Tasty n Sons
Chef John Gorham’s newest endeavor: Tasty n Sons
Back in early 2008, when I first was writing a Portland restaurant piece for Seattle Magazine, I visited Toro Bravo during my six-restaurants-in-two-days schedule. Here’s a snippet of the what I wrote about chef John Gorham’s food:
“…We anticipated a wait, so arrived at 4:50 p.m. on a Tuesday—only to be greeted by a line of eager eaters ahead of us. When we finally made it in, we sidled up to the bar and ordered a subtly spicy Casa-Rita cocktail with Guajillo chili-infused tequila, orange liqueur and fresh citrus juice ($8). A dish of salty chickpeas hot from the fryer appeared as we perused the menu—an ever-changing list tapas inspired by Gorham’s recent 10-day whirlwind eating tour in Spain. The boar rillettes ($5), arriving warm and slightly crisped from the oven, and pillowy sweet butternut squash dumplings with a hearty lamb stew ($9) and braised lamb done in a sweet fig sauce with chewy griddled couscous ($12) followed. Our second round of orders included the “drunken pork” and beans (pork served medium-rare and absolutely juicy) ($7) and the venison terrine with pistachios and cherries ($7). Our favorite dish of the night, the oxtail croquettes ($14), burst forth with a melty, creamy interior flecked with braised oxtail, and each of these lovely fried parcels were sauced with more braised meat and topped with spicy mayonnaise. Gorham doesn’t claim to serve authentic Spanish tapas, but every dish I had that night sang of his love and dedication to executing solid, flavorful food. Toro Bravo is what I hope Belltown’s new Txori will someday become—a great tapas joint serving creative, delicious food in a buzzing room that feels more intimate and welcoming, less hipper-than-thou…”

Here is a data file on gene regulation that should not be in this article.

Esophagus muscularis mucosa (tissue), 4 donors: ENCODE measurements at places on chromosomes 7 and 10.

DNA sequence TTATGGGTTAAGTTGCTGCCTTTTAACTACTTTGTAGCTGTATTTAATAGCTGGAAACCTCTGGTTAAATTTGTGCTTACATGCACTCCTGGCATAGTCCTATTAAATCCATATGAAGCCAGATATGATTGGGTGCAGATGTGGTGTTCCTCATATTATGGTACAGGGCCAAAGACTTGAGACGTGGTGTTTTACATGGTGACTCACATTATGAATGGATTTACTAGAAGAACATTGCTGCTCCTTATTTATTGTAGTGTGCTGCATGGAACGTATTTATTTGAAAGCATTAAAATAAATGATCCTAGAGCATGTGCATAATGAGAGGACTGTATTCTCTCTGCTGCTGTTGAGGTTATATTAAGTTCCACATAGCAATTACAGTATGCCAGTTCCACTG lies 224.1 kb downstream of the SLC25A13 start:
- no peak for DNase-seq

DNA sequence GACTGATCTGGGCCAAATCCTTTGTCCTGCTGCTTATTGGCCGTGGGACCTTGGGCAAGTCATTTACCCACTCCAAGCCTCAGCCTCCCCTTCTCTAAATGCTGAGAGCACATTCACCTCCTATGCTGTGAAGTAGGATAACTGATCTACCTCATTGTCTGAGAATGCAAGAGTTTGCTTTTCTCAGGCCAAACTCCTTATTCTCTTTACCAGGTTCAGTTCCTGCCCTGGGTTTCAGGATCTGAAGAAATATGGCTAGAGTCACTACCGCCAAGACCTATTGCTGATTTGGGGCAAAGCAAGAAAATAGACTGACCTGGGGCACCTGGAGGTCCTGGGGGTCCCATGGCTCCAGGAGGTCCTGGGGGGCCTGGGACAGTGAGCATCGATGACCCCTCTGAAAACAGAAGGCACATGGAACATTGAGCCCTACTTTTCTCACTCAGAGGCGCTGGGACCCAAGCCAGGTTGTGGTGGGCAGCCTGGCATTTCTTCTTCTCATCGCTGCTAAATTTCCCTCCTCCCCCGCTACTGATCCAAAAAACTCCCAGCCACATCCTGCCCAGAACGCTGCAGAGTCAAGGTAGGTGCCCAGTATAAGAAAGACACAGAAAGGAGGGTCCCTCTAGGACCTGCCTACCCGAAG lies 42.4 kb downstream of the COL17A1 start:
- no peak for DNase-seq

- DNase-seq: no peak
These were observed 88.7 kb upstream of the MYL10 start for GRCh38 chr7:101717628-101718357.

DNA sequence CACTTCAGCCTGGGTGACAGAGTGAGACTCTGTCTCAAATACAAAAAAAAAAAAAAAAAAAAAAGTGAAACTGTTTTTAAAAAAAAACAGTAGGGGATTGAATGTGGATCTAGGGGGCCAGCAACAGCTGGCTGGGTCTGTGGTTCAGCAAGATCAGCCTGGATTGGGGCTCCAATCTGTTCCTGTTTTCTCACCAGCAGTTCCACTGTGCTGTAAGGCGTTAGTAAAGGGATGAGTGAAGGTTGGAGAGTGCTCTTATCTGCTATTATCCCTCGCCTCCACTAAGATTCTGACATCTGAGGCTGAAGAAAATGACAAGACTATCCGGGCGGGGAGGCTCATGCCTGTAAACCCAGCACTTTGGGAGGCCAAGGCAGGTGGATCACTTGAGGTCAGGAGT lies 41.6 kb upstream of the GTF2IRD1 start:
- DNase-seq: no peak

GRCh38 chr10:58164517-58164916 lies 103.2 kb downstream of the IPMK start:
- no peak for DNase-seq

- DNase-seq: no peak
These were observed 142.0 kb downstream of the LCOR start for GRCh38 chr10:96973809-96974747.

Since that meal in 2008, I’ve made it back to Toro Bravo on several occasions. While the oxtail croquettes never again reached that height of tasty-ness (more potato, lighter on the braised meat on subsequent visits), I’ve always left feeling very satisfied with my dinners there. When I read that chef Gorham had left Toro Bravo to open a new restaurant called “Tasty n Sons”, I put it on my list for our most recent trip.
cheesesteak and fries
What’s unusual about Tasty n Sons is that it’s billed as a “brunch” restaurant–open everyday from 9am til 3pm. A glance at the menu sees most dishes a step beyond the typical pancakes and frittatas offerings, with items like their Burmese pork stew and Shakshuka rounding up numerous acclaims on Portland food boards and publications.
probably the most written-about dish here: the Shakshuka
As much as I wanted to try both the Burmese pork stew and the Shakshuka, my husband opted for the cheesesteak sandwich. Given the amount of food we’d consumed the evening before at Pok Pok (and Whiskey Soda Lounge), I didn’t quite have the stomach space to consume two mains on my own. While my husband’s cheesesteak was fine, the sweet/tangy/deeply roasted vegetable flavor from the Shakshuka was a revelation. (You can also add on chunks of merguez–of course, that’s what I opted to do!)
A friend was kind enough to send along chef Gorham’s recipe for Shakshuka. (As good as the recipe looks, I am quite sure the restaurant uses more olive oil than 1 tbsp per serving, so I will be adjusting according at home.)
Tasty n Sons is located at 3808 N. Williams in Portland, OR; 503.621.1400
Posted: July 8th, 2010 under Uncategorized.